Ten miles away, in Lower Manhattan, Dean G. Skelos, the leader of the New York State Senate, and his son, Adam B. Skelos, were arrested by the Federal Bureau of Investigation on accusations of far more conventional political larceny, involving a job with a sewer company for the son and commissions on title insurance and bond work.
The younger man managed to receive a 150 percent pay increase from the sewer company even though, as he said on tape, he “literally knew nothing about water or, you know, any of that stuff,” according to a criminal complaint the United States attorney’s office filed.
The success of Adam Skelos, 32, was attributed by prosecutors to his father’s influence as the leader of the Senate and as a potentate among state Republicans. The indictment can also be read as one of those unfailingly sad tales of a father who cannot stop indulging a grown son. The senator himself is not alleged to have profited from the schemes, except by being relieved of the burden of underwriting Adam.
The bridge traffic caper is its own species of crazy; what distinguishes the charges against the two Skeloses is the apparent absence of a survival instinct. It is one thing not to know anything about water or that stuff. More remarkable, if true, is the fact that the sewer machinations continued even after the former New York Assembly speaker, Sheldon Silver, was charged in January with taking bribes disguised as fees.
It was by then common gossip in political and news media circles that Senator Skelos, a Republican, the counterpart in the Senate to Mr. Silver, a Democrat, in the Assembly, could be next in line for the criminal dock. “Stay tuned,” the United States attorney, Preet Bharara said, leaving not much to the imagination.
Even though the cat had been unmistakably belled, Skelos father and son continued to talk about how to advance the interests of the sewer company, though the son did begin to use a burner cellphone, the kind people pay for in cash, with no traceable contracts.
That was indeed prudent, as prosecutors had been wiretapping the cellphones of both men. But it would seem that the burner was of limited value, because by then the prosecutors had managed to secure the help of a business executive who agreed to record calls with the Skeloses. It would further seem that the business executive was more attentive to the perils of pending investigations than the politician.
Through the end of the New York State budget negotiations in March, the hopes of the younger Skelos rested on his father’s ability to devise legislation that would benefit the sewer company. That did not pan out. But Senator Skelos did boast that he had haggled with Gov. Andrew M. Cuomo, a Democrat, in a successful effort to raise a $150 million allocation for Long Island to $550 million, for what the budget called “transformative economic development projects.” It included money for the kind of work done by the sewer company.
The lawyer for Adam Skelos said he was not guilty and would win in court. Senator Skelos issued a ringing declaration that he was unequivocally innocent.
THIS was also the approach taken in New Jersey by Bill Baroni, a man of great presence and eloquence who stopped outside the federal courthouse to note that he had taken risks as a Republican by bucking his party to support paid family leave, medical marijuana and marriage equality. “I would never risk my career, my job, my reputation for something like this,” Mr. Baroni said. “I am an innocent man.”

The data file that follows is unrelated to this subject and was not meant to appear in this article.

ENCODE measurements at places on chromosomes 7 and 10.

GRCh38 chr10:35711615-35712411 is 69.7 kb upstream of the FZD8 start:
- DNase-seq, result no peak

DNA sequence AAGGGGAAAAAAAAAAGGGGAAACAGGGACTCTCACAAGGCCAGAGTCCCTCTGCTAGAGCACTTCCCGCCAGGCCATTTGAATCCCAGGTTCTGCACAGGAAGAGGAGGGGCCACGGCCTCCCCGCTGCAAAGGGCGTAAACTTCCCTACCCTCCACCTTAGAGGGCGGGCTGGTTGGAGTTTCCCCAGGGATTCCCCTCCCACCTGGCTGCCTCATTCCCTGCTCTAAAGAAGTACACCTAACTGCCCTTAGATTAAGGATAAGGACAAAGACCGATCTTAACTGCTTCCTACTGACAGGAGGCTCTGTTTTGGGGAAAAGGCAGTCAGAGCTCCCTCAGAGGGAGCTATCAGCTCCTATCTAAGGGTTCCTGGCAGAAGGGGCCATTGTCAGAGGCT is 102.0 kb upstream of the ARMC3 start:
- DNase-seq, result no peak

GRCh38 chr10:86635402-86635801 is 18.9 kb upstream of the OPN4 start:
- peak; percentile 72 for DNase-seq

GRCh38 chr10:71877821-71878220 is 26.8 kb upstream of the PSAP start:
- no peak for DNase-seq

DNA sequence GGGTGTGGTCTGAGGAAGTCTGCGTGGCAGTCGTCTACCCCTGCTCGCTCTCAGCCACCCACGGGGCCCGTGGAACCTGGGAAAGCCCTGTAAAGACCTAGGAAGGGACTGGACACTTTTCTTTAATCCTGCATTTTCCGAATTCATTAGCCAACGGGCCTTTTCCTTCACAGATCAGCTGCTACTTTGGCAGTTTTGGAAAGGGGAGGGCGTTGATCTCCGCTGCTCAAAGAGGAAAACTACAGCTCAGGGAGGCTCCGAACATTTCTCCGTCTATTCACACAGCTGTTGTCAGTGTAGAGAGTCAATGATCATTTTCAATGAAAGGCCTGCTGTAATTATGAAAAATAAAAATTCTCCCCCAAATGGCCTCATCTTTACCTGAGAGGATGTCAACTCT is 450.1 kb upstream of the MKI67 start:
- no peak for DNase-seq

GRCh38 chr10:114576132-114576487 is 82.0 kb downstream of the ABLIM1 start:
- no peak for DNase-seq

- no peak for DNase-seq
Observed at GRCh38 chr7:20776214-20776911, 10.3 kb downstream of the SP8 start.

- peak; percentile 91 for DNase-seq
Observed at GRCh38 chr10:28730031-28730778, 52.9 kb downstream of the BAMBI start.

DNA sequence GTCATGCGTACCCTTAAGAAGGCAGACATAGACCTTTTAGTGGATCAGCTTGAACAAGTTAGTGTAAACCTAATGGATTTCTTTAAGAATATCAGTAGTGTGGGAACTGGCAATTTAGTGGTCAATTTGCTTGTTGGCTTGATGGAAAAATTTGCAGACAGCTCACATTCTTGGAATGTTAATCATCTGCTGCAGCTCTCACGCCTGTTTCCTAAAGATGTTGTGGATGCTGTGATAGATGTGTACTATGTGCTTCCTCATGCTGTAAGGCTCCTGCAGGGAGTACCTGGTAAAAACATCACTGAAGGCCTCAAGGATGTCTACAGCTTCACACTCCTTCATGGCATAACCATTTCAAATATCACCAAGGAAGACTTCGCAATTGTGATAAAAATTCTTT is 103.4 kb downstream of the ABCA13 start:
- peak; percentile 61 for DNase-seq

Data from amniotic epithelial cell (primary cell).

The lawyer for his co-defendant, Bridget Anne Kelly, the former deputy chief of staff to Mr. Christie, a Republican, said that she would strongly rebut the charges.
Perhaps they had nothing to do with the lane closings. But neither Mr. Baroni nor Ms. Kelly addressed the question of why they did not return repeated calls from the mayor of Fort Lee, N.J., begging them to stop the traffic tie-ups, over three days.
That silence was a low moment. But perhaps New York hit bottom faster. Senator Skelos, the prosecutors charged, arranged to meet Long Island politicians at the wake of Wenjian Liu, a New York City police officer shot dead in December, to press for payments to the company employing his son.
Sometimes it seems as though for some people, the only thing to be ashamed of is shame itself.
UNITED NATIONS — Wearing pinstripes and a pince-nez, Staffan de Mistura, the United Nations envoy for Syria, arrived at the Security Council one Tuesday afternoon in February and announced that President Bashar al-Assad had agreed to halt airstrikes over Aleppo. Would the rebels, Mr. de Mistura suggested, agree to halt their shelling?
What he did not announce, but everyone knew by then, was that the Assad government had begun a military offensive to encircle opposition-held enclaves in Aleppo and that fierce fighting was underway. It would take only a few days for rebel leaders, having pushed back Syrian government forces, to outright reject Mr. de Mistura’s proposed freeze in the fighting, dooming the latest diplomatic overture on Syria.
Diplomacy is often about appearing to be doing something until the time is ripe for a deal to be done.
Now, with Mr. Assad’s forces having suffered a string of losses on the battlefield and the United States reaching at least a partial rapprochement with Mr. Assad’s main backer, Iran, Mr. de Mistura is changing course. Starting Monday, he is set to hold a series of closed talks in Geneva with the warring sides and their main supporters. Iran will be among them.
In an interview at United Nations headquarters last week, Mr. de Mistura hinted that the changing circumstances, both military and diplomatic, may have prompted various backers of the war to question how much longer the bloodshed could go on.